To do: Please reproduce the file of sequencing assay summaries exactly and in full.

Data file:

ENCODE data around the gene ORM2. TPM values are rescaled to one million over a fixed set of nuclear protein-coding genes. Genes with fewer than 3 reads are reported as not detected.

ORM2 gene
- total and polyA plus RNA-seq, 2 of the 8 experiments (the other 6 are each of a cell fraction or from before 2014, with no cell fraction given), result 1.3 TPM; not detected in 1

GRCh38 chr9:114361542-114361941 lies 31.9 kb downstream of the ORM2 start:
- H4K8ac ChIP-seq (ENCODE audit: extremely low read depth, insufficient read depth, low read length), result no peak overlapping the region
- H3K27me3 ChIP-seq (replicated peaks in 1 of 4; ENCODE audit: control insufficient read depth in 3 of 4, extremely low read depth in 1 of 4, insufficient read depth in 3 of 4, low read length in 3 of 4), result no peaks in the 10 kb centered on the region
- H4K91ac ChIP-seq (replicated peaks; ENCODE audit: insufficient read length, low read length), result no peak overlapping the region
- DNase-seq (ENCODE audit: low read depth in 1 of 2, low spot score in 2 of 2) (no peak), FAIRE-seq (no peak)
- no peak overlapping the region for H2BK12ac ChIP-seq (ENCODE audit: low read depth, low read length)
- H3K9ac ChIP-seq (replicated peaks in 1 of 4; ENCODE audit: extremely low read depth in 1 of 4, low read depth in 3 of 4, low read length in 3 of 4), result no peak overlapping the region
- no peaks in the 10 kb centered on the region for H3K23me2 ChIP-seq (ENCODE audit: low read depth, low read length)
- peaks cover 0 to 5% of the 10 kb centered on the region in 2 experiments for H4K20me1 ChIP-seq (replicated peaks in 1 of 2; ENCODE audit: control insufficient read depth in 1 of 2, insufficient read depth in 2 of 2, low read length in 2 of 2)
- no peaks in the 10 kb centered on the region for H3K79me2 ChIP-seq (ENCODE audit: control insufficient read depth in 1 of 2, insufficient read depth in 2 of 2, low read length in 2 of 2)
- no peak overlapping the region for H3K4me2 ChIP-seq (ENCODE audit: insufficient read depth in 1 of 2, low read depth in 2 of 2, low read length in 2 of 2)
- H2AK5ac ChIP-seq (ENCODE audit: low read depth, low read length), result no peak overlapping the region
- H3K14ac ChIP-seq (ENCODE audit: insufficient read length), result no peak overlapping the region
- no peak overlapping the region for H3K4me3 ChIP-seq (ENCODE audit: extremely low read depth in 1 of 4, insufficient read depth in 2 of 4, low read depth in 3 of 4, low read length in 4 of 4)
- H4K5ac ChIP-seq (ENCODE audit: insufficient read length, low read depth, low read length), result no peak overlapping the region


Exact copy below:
ENCODE data around the gene ORM2. TPM values are rescaled to one million over a fixed set of nuclear protein-coding genes. Genes with fewer than 3 reads are reported as not detected.

ORM2 gene
- total and polyA plus RNA-seq, 2 of the 8 experiments (the other 6 are each of a cell fraction or from before 2014, with no cell fraction given), result 1.3 TPM; not detected in 1

GRCh38 chr9:114361542-114361941 lies 31.9 kb downstream of the ORM2 start:
- H4K8ac ChIP-seq (ENCODE audit: extremely low read depth, insufficient read depth, low read length), result no peak overlapping the region
- H3K27me3 ChIP-seq (replicated peaks in 1 of 4; ENCODE audit: control insufficient read depth in 3 of 4, extremely low read depth in 1 of 4, insufficient read depth in 3 of 4, low read length in 3 of 4), result no peaks in the 10 kb centered on the region
- H4K91ac ChIP-seq (replicated peaks; ENCODE audit: insufficient read length, low read length), result no peak overlapping the region
- DNase-seq (ENCODE audit: low read depth in 1 of 2, low spot score in 2 of 2) (no peak), FAIRE-seq (no peak)
- no peak overlapping the region for H2BK12ac ChIP-seq (ENCODE audit: low read depth, low read length)
- H3K9ac ChIP-seq (replicated peaks in 1 of 4; ENCODE audit: extremely low read depth in 1 of 4, low read depth in 3 of 4, low read length in 3 of 4), result no peak overlapping the region
- no peaks in the 10 kb centered on the region for H3K23me2 ChIP-seq (ENCODE audit: low read depth, low read length)
- peaks cover 0 to 5% of the 10 kb centered on the region in 2 experiments for H4K20me1 ChIP-seq (replicated peaks in 1 of 2; ENCODE audit: control insufficient read depth in 1 of 2, insufficient read depth in 2 of 2, low read length in 2 of 2)
- no peaks in the 10 kb centered on the region for H3K79me2 ChIP-seq (ENCODE audit: control insufficient read depth in 1 of 2, insufficient read depth in 2 of 2, low read length in 2 of 2)
- no peak overlapping the region for H3K4me2 ChIP-seq (ENCODE audit: insufficient read depth in 1 of 2, low read depth in 2 of 2, low read length in 2 of 2)
- H2AK5ac ChIP-seq (ENCODE audit: low read depth, low read length), result no peak overlapping the region
- H3K14ac ChIP-seq (ENCODE audit: insufficient read length), result no peak overlapping the region
- no peak overlapping the region for H3K4me3 ChIP-seq (ENCODE audit: extremely low read depth in 1 of 4, insufficient read depth in 2 of 4, low read depth in 3 of 4, low read length in 4 of 4)
- H4K5ac ChIP-seq (ENCODE audit: insufficient read length, low read depth, low read length), result no peak overlapping the region